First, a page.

Shades of Mark Twain. The reported death of shopping centres is, somewhat, premature.

It’s a catch-all, generalised statement that is selectively true in small parts. Perhaps the premise (orientation?) of the statement is questionable.

Rather, we have entered an era in which the rebirth of shopping centres is self-evident, and growing.

Allocated capital expenditure totals are impressive. External upgrades and remodelling of tenancy mixes are only parts of the total story.


It is inevitable that the sprawling metropolitan areas of Australian cities will be subjected to redevelopment, centred on increased density. Infrastructure, mass public transport in particular, will be a pillar of the new concepts and planning visions.

Therefore, one can confidently project the construction of multi-storey, integrated complexes with the lower floors being occupied by retail outlets complemented by commercial tenancies on the first or second floors, and the higher premises being residential.

That’s right, primary, target audiences will be living and working on-site. Retail tenancy mixes will be refined to include alfresco dining, complementing existing fast service food halls.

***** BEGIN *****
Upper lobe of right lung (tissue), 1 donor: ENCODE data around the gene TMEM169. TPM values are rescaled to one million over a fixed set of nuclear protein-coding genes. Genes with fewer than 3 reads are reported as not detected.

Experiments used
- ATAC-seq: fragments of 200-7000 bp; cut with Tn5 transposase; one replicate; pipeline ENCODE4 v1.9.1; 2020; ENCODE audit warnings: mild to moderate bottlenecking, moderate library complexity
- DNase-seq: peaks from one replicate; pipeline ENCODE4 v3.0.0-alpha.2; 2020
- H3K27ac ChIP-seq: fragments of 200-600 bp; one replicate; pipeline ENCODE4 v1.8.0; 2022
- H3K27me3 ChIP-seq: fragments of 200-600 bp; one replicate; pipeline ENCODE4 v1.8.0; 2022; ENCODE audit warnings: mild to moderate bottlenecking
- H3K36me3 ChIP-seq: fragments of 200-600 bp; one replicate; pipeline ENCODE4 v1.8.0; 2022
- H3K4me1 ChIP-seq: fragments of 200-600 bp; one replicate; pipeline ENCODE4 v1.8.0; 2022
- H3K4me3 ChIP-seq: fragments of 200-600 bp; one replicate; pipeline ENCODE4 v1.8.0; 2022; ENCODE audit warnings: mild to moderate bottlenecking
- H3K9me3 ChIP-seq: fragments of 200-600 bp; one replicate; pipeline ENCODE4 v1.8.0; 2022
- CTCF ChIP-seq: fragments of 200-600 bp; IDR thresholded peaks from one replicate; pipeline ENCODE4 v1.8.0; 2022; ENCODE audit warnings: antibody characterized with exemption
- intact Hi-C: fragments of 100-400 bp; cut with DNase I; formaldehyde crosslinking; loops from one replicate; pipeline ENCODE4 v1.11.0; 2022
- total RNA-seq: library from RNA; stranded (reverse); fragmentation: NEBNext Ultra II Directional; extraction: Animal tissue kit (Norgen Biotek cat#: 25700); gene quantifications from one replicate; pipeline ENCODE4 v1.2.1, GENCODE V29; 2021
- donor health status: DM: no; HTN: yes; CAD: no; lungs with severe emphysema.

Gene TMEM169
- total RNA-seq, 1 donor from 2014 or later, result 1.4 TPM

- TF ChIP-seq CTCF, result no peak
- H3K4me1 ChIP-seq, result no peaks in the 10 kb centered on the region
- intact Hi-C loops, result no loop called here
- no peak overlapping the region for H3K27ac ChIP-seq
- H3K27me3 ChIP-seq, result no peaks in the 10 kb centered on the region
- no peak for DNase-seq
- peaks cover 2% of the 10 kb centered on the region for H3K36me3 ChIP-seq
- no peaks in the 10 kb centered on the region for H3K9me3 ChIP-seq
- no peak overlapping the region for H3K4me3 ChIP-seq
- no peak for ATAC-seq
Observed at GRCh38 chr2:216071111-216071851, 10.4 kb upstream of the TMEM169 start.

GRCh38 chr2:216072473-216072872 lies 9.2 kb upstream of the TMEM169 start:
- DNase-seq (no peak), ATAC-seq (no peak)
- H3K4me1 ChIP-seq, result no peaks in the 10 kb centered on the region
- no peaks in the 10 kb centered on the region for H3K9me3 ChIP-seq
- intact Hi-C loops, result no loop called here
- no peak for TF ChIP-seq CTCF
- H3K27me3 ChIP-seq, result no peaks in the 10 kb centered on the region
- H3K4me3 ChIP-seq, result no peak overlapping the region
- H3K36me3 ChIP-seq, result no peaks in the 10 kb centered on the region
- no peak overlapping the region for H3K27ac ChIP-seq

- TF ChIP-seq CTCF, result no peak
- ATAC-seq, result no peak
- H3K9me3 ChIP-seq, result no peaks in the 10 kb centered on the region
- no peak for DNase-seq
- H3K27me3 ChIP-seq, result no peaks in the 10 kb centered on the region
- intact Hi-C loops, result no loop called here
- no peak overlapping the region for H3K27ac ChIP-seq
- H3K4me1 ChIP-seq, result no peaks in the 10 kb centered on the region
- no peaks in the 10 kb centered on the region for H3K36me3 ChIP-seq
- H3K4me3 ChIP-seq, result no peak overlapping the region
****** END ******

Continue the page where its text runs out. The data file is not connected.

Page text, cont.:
Service precincts, featuring health, insurance and business support facilities will become commonplace.

Our mobile society will be acknowledged, with the introduction of new motor vehicle dealerships, finance agencies and yes, collection points for goods, services and applications which have been purchased on-line. Click and collect, together with multi-channel marketing will be alive, well and operating in a shopping centre near you.

Indeed, many of the transactions undertaken in bricks and mortar premises will be concluded, and paid for, on-line. Alas, the buying, delivery, possession and utilisation phases of the purchase process will be delineated, differentiated and integrated.

Progression from convenience to access will be part of the transformation.


Many public statements about the shopping experience are, in reality, shallow references about enhanced ambiences. Few detail, or give extended consideration to engagement with and by the customers.

Most important will be the need for, a character of a seamless experience. In short, there should be no boundaries.

Integration will be fundamental. Shopping centre lessors and managing agents will need to be true collaborators (read: strategic alliance partners) with retailers. That will include a remodelling of tenancy, and rental agreements. Mutual respect, benefits and rewards will be the essence of sustainable relationships.

Doubtless, some agreements will founder.


Personalisation and differentiation will, in the near, intermediate and longer terms become virtues.

Commoditisation, evident in almost identical tenancy mixes between larger shopping centres, will impinge on development and consumer loyalty, ultimately leading to the demise of an increasing number of tier 2-sized complexes.

Rebirthing is an exciting prospect – for shopping centre owners, managing agents, retailers and consumers.

Barry Urquhart

Facilitator – Strategic Planning Workshops

Marketing Focus

M:        041 983 5555

T:         9257 1777